According to Ericson Dela Cruz, training and extension national coordinator, the activity was intended to increase the participants’ awareness on the importance of health, nutrition and family planning, and to gain knowledge and awareness on the advantages of well-planned families engaged in dairy buffalo enterprises.

 

Dr. Arnel Del Barrio, PCC’s acting executive director, welcomed the participants at the start of the one-day activity. He assured them of full support from PCC in addressing various concerns related to carabao-based enterprise development.

 

Jessica Supan, a nurse, and Iluminada Pascua, a nutritionist, both from PHEPHO, served as resources persons on topics that covered various aspects of family planning, health and nutrition. An open forum was held after each lecture-discussion.

 

Pinahiraman natin sila ng kalabaw para makatulong sa kabuhayan nila, pero hindi sila aasenso kung dagdag sila nang dagdag ng miyembro ng pamilya kaya tinuturo itong family planning para makatulong sa pag-tiyak sa kinabukasan ng pamilya nila (We entrusted buffaloes to them so that they can have a better livelihood but their lives won’t get any better if they continuously add members to their family. That is why family planning is introduced to them to help them make a better future), Carlo Tienzo, PCC enterprise development specialist, explained.

 

He added that family planning also includes health and nutrition, thus not only the buffaloes should be healthy but also the dairy farmers.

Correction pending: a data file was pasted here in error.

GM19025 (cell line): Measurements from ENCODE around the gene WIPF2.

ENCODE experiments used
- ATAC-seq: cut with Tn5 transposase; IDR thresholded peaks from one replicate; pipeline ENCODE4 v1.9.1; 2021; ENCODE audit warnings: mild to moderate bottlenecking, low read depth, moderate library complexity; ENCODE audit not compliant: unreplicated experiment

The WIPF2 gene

Nang dahil sa seminar mas napagbuti pa ang kaalaman namin sa pagpaplano ng pamilya. Siguradong ibabahagi naming ito sa mga kabarangay namin lalo na sa mga kapwa namin kababaihan (Because of the seminar, it enriched our knowledge on family planning. We will surely impart the knowledge we have gained to our fellow citizens in our village and most especially to our fellow women),” Carmelita Evangelista, one of the participants, declared.

 

PCC trains animal health care assistants

Animal health care services will now be accessible to more dairy farmers in the National Impact Zone (NIZ) of the Carabao Development Program (CDP) with the continuous capacitation of dairy farmers as animal health assistants.

These assistants are selected dairy farmers from different dairy cooperatives in the NIZ with five to 10 dairy buffaloes and who have been engaged in dairying for more than five years.

They underwent training on proper animal health care management conducted by the Philippine Carabao Center (PCC) under its Dairy Herd Improvement (DHI) program. The training was held August 27-29 at the agency’s national headquarters in Science City of Muñoz, Nueva Ecija.

The farmer assistants will provide various tasks, such as vaccination, deworming, milk and blood sampling, and other basic services for small-hold dairy farmers in their respective cooperatives.

“The training is part of the efforts of the agency to refocus the provision of direct services to its partner-cooperators into capacity-building,” Wilma del Rosario, Agriculturist II of PCC, said.

Currently, the basic services are carried out by PCC veterinarians and technicians. With more farmer assistants, the PCC’s assistance will be limited to emergency cases only.

“Eventually, we want to form a cadre of trained animal assistants who can help the agency in bringing direct services to more farmers in the rural areas,” del Rosario explained.

During the training, the farmers were taught how to recognize the signs and symptoms of common animal diseases that are found among the carabaos in the NIZ. They are also trained to administer drugs and manage wounds when necessary.